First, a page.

South Burlington weighs massive $209 million school proposal

Local News

SOUTH BURLINGTON, Vt. – South Burlington voters will head to the polls March 3 to answer a $209 million question: Should a new school be built to replace the district’s aging middle and high schools?

School district officials believe Frederick H. Tuttle Middle School and South Burlington High School on Dorset Street need replacing, and drop-in tours at both schools have given residents an opportunity to see for themselves.

“I think there’s been a fair amount of activity around wanting to understand,” said Superintendent David Young. “A lot of people have been surprised, even though we’ve taken care of the buildings, the overall magnitude of the need.”

According to the district, the schools’ heating, roofing, electrical and plumbing systems are beginning to fail. And there logistical problems, as well: Cafeterias, gyms, and the high school auditorium are too small for the student population, which is expected to grow in the coming years.

Long term solutions, however, come with a long term cost. Homeowners would likely see significant annual property tax increases for 32 years. A household earning less than $136,500 annually would be eligible to pay education taxes based on income.

The District mentions factors that could lower the liability – Grand List growth for the State, for example. The long term financial ramifications of the project, however, have some voters concerned.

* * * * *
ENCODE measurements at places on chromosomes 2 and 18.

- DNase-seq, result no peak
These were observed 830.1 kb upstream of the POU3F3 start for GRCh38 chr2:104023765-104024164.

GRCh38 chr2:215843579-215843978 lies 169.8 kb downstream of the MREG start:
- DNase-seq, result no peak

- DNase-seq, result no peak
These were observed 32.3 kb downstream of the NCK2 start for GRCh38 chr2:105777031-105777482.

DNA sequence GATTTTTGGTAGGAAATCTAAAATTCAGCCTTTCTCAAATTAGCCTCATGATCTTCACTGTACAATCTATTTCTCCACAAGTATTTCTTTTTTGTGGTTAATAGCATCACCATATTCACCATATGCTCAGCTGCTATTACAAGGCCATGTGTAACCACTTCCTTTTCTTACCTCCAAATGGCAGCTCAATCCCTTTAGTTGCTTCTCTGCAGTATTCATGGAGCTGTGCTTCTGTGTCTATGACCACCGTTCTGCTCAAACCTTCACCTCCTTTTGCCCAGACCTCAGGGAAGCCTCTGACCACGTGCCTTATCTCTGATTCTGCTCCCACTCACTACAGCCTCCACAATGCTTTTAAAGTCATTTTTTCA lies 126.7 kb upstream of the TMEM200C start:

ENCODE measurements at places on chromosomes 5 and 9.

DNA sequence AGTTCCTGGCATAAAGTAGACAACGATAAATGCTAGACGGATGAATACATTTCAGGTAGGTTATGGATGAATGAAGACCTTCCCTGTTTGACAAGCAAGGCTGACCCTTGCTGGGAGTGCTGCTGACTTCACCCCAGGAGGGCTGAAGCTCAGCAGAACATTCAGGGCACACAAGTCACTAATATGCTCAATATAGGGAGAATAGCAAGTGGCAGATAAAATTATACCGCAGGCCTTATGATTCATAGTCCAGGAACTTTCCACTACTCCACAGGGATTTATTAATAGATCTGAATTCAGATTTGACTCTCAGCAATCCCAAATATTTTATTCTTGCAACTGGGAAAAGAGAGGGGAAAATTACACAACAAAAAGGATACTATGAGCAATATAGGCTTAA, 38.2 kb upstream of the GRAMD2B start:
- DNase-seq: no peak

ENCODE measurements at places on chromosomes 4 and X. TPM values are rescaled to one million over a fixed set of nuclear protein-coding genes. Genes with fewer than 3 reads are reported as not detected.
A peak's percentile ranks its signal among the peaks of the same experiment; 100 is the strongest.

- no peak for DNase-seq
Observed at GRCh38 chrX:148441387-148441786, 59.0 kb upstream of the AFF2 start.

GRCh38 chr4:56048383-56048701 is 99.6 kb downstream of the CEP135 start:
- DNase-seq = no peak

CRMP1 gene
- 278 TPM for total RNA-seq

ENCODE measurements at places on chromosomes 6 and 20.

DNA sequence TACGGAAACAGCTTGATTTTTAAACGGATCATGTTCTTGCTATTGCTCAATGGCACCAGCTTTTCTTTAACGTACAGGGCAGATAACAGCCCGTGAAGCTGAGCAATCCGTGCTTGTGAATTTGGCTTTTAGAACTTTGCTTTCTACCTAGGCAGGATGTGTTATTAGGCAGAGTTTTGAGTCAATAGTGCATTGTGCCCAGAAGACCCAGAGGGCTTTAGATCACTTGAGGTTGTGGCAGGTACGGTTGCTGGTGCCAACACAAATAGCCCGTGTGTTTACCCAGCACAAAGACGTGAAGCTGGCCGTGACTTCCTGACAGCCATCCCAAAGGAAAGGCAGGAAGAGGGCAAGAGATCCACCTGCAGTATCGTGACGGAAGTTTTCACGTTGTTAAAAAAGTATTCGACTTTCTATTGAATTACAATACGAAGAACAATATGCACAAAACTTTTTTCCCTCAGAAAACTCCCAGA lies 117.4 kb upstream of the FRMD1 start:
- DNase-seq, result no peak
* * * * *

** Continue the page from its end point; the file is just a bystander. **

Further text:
“The presentation we just received, in terms of hearing all relevant information, I would give a grade of F,” said Gerry Silverstein. “20 years into this bond, low and moderate income individuals are going to be devastated by the cost.”

The proposed school’s forward-thinking design – plenty of collaborative spaces and modern infrastructure – could be an asset to the community for decades. City Council Chair Helen Riehle wondered whether that same opportunity will be available for the city’s elementary schools.

“This is a huge ask, but then in five to ten years, you might need some additional large figures,” Riehle said.

Superintendent Young said his hope is that the State will address issues in public education and provide more resources by the time an elementary school overhaul would be needed. The last major renovations came in 1995.

On March 2, the eve of Town Meeting Day, a final public hearing for the project will be held at Frederick H. Tuttle Middle School.

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